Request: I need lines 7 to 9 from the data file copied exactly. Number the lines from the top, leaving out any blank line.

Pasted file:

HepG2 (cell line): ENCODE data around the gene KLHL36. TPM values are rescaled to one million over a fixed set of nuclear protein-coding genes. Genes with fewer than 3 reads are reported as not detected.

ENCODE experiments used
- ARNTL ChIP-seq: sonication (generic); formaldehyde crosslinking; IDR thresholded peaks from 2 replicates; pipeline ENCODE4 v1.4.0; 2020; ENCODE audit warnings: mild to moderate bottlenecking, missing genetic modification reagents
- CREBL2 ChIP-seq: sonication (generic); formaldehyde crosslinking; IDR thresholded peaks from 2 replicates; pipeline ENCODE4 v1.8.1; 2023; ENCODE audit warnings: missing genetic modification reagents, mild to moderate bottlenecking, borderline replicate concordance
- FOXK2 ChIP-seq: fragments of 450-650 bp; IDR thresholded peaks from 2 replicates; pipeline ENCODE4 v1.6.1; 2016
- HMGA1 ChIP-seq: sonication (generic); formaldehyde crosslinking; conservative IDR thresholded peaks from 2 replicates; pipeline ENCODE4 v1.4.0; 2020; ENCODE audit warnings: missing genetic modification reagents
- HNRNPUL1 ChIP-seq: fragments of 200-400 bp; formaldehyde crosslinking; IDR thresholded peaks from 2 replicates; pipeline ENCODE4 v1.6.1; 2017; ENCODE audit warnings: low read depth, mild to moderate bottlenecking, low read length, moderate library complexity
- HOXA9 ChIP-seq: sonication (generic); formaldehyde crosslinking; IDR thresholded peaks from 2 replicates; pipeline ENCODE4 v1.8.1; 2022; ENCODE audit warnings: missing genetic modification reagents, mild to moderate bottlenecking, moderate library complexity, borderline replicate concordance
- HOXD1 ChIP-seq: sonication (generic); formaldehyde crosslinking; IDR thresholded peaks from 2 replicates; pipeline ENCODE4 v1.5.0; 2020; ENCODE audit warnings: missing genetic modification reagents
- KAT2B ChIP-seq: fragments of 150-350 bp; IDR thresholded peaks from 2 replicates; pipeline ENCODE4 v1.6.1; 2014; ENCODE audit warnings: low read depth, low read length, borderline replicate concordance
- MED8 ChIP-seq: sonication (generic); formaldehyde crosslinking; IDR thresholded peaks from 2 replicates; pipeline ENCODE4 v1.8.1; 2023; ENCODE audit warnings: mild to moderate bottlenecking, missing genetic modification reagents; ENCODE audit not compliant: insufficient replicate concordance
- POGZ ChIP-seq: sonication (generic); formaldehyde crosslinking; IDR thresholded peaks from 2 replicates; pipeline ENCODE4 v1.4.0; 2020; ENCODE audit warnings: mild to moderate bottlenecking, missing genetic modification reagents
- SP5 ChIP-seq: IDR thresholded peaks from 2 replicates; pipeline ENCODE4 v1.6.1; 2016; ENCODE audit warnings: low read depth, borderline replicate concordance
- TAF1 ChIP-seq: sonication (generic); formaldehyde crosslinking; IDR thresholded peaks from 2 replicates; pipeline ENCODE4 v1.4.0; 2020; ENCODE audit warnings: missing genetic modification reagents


- HNRNPUL1 ChIP-seq: fragments of 200-400 bp; formaldehyde crosslinking; IDR thresholded peaks from 2 replicates; pipeline ENCODE4 v1.6.1; 2017; ENCODE audit warnings: low read depth, mild to moderate bottlenecking, low read length, moderate library complexity
- HOXA9 ChIP-seq: sonication (generic); formaldehyde crosslinking; IDR thresholded peaks from 2 replicates; pipeline ENCODE4 v1.8.1; 2022; ENCODE audit warnings: missing genetic modification reagents, mild to moderate bottlenecking, moderate library complexity, borderline replicate concordance
- HOXD1 ChIP-seq: sonication (generic); formaldehyde crosslinking; IDR thresholded peaks from 2 replicates; pipeline ENCODE4 v1.5.0; 2020; ENCODE audit warnings: missing genetic modification reagents